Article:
Liquidity Cushion

AAA

DEFINITION of 'Liquidity Cushion'

A reserve fund for a company or individual made up of highly liquid investments. A liquidity cushion relates to a business or individual holding an ample amount of cash, or other highly liquid assets, in relation to debt, so that a short-term liquidity crunch or other unexpected event will not lead to potentially disastrous consequences.

INVESTOPEDIA EXPLAINS 'Liquidity Cushion'

By maintaining cash reserves in money market instruments, unexpected demands on cash don't require the immediate sale of other less liquid securities, which in most cases would not be in the business's or individual's best interest to sell in order to raise cash. For all intents and purposes, liquidity cushion can also be known as a "rainy day fund."

RELATED TERMS
  1. Money Market

    A segment of the financial market in which financial instruments ...
  2. Risk-Based Capital Requirement

    A rule that establishes minimum required liquid reserves for ...
  3. Cash

    Legal tender or coins that can be used in exchange goods, debt, ...
  4. Liquidity

    1. The degree to which an asset or security can be bought or ...
  5. Liquidity Risk

    The risk stemming from the lack of marketability of an investment ...
  6. Cash Position

    The amount of cash that a company, investment fund or bank has ...
RELATED FAQS
  1. Where do companies keep their cash?

    If you have ever looked over a company's balance sheet, you have no doubt noticed the first account under the current asset ... Read Full Answer >>
  2. What Book Value Of Equity Per Share (BVPS) ratio indicates a buy signal?

    Book value of equity per share (BVPS) is a ratio used in fundamental analysis to compare the amount of a company's shareholders' ... Read Full Answer >>
  3. What is the effective interest method of amortization?

    The effective interest method is an accounting practice used for discounting a bond. This method is used for bonds sold at ... Read Full Answer >>
  4. What does an unfavorable variance indicate to management?

    In managerial accounting, an unfavorable variance is discovered when a company's management performs a comparison between ... Read Full Answer >>
  5. Is there a way to include intangible assets in book-to-market ratio calculations?

    The book-to-market ratio is used in fundamental analysis to identify whether a company's securities are overvalued or undervalued. ... Read Full Answer >>
  6. When is market to market accounting performed?

    Mark to market accounting is used for substantially all investments or financial instruments held on a corporation's balance ... Read Full Answer >>
Related Articles
  1. Personal Finance

    Breaking Down The Balance Sheet

    Knowing what the company's financial statements mean will help you to analyze your investments.
  2. Investing Basics

    The Working Capital Position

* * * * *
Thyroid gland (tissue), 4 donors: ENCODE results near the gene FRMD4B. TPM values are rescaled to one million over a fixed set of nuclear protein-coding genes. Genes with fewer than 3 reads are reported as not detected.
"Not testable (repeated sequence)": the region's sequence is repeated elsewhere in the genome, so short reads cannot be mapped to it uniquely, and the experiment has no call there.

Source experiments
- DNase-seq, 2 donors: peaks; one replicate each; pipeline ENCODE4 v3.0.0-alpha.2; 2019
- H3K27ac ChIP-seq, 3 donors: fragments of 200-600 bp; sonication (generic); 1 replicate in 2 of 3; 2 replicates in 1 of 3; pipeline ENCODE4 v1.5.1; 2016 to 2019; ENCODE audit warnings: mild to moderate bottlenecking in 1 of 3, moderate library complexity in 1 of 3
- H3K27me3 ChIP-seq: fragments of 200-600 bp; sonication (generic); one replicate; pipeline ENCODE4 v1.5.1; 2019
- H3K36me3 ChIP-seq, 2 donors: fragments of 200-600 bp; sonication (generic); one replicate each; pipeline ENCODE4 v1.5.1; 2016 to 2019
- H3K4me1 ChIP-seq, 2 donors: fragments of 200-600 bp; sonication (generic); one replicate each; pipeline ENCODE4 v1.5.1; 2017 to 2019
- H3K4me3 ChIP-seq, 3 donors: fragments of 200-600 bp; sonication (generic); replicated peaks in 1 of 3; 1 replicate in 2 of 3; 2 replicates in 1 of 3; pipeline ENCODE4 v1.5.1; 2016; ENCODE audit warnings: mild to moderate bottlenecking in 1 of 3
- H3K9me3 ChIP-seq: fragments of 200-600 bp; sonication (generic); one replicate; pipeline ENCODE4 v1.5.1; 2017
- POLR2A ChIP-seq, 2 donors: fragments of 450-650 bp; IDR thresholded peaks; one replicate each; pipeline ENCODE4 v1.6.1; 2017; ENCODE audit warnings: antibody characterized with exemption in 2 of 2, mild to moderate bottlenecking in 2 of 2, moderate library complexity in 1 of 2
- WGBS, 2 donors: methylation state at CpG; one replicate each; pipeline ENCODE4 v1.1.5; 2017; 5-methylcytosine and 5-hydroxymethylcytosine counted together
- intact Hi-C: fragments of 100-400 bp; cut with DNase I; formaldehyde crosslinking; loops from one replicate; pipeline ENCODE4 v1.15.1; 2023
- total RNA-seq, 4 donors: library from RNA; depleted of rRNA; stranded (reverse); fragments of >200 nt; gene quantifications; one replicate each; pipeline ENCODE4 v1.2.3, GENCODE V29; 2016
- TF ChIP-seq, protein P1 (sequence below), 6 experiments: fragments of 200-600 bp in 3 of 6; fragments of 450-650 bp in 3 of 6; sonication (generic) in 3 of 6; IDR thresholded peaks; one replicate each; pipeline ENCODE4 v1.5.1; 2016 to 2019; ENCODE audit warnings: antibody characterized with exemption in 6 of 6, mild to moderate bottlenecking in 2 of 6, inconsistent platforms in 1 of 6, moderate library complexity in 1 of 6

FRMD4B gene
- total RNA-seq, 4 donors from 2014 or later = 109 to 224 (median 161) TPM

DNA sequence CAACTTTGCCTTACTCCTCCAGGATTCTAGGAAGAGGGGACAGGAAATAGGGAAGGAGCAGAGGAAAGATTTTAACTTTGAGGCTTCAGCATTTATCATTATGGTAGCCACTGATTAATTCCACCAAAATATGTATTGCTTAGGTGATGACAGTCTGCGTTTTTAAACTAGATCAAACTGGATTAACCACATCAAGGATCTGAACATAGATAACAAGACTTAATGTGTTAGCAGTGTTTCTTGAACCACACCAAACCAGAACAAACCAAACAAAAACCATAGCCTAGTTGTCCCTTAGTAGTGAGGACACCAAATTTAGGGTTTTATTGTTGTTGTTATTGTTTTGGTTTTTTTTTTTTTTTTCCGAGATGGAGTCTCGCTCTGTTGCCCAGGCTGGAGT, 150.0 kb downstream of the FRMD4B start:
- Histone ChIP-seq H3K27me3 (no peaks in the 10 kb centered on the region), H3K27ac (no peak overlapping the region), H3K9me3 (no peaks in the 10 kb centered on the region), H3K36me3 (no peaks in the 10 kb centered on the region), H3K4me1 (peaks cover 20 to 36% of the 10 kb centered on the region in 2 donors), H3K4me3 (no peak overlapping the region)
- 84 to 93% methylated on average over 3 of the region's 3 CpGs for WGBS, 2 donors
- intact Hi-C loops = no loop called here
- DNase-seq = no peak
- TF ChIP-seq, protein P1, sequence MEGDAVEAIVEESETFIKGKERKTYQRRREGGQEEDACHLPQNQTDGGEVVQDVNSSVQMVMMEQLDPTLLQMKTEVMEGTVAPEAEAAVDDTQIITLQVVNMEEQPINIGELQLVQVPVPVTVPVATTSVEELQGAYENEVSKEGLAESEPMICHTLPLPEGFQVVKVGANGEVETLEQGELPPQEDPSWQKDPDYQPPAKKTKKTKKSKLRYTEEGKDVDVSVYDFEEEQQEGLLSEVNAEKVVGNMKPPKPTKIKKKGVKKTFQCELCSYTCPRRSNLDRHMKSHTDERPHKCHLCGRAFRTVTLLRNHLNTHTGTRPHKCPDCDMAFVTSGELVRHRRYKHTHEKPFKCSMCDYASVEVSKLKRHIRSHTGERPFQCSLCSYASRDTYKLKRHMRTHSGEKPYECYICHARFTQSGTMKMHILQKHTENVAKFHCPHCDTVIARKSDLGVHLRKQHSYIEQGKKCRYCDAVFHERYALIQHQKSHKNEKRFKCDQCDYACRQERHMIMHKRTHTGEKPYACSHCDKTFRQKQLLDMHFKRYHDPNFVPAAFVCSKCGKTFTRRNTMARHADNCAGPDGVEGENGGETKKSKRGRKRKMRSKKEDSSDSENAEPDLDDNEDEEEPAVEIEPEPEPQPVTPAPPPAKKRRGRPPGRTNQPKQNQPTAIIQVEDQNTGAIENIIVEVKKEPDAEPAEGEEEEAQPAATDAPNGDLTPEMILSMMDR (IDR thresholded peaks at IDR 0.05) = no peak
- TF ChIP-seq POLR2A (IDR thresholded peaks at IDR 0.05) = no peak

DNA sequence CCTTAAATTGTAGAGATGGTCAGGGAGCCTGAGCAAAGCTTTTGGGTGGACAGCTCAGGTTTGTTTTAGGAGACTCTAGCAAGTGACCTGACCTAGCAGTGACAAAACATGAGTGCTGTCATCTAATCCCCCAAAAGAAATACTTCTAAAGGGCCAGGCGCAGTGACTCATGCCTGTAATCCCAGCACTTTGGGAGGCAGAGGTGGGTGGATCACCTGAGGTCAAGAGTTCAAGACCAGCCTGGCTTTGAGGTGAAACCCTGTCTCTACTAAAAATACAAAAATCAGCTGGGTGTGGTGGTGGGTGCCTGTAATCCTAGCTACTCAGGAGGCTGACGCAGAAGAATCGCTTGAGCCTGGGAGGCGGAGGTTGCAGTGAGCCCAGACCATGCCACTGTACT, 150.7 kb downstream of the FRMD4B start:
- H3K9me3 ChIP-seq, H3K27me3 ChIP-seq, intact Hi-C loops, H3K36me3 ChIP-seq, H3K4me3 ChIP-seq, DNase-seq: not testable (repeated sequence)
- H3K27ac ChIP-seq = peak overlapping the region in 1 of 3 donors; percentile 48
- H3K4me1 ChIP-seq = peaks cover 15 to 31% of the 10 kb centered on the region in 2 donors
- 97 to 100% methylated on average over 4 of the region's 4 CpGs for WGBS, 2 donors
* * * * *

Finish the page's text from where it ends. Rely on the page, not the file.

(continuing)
Learn how to correctly analyze a company's liquidity and beat the average investor.
  3. Investing Basics

    Diversification Beyond Stocks

    If you think holding several stocks means you're diversified, think again - there's much more to be done to reduce portfolio risk.
  4. Options & Futures

    Basic Investment Objectives

    You might know about different asset types, but do you know how each type contributes to a particular goal?
  5. Investing Basics

    Calculating Unlevered Free Cash Flow

    Unlevered free cash flow (UFCF) is the free cash flow of a business before interest payments.
  6. Investing Basics

    Explaining Tender Offers

    A tender offer is a broad public offer made by a person or company to purchase all or a portion of the shares of a publicly traded company.
  7. Economics

    What are Capital Goods?

    Capital goods are assets with a useful life of more than one year that are used for the production of income.
  8. Economics

    Understanding Capital Assets

    A capital asset is one that a company plans on owning for more than one year, and uses in the production of revenue.
  9. Fundamental Analysis

    Can Japan's Stewardship Code Turn Passive Funds Into Active Managers?

    Institutional investors in Japan have been criticized for being too cozy with corporates. Can a code force them to focus on the needs of beneficiaries?
  10. Fundamental Analysis

    What is Year-to-Date?

    Year-to-date (YTD) is a term that describes financial results from the beginning of the current year up to the day the financial number is reported.

You May Also Like

Hot Definitions
  1. National Currency

    The currency or legal tender issued by a nation's central bank or monetary authority. The national currency of a nation is ...
  2. Treasury Yield

    The return on investment, expressed as a percentage, on the debt obligations of the U.S. government. Treasuries are considered ...
  3. Bund

    A bond issued by Germany's federal government, or the German word for "bond." Bunds are the German equivalent of U.S. Treasury ...
  4. European Central Bank - ECB

    The central bank responsible for the monetary system of the European Union (EU) and the euro currency. The bank was formed ...
  5. Quantitative Easing

    An unconventional monetary policy in which a central bank purchases private sector financial assets in order to lower interest ...
  6. Current Account Deficit

    A measurement of a country’s trade in which the value of goods and services it imports exceeds the value of goods and services ...
Trading Center
×

You are using adblocking software

Want access to all of Investopedia? Add us to your “whitelist”
so you'll never miss a feature!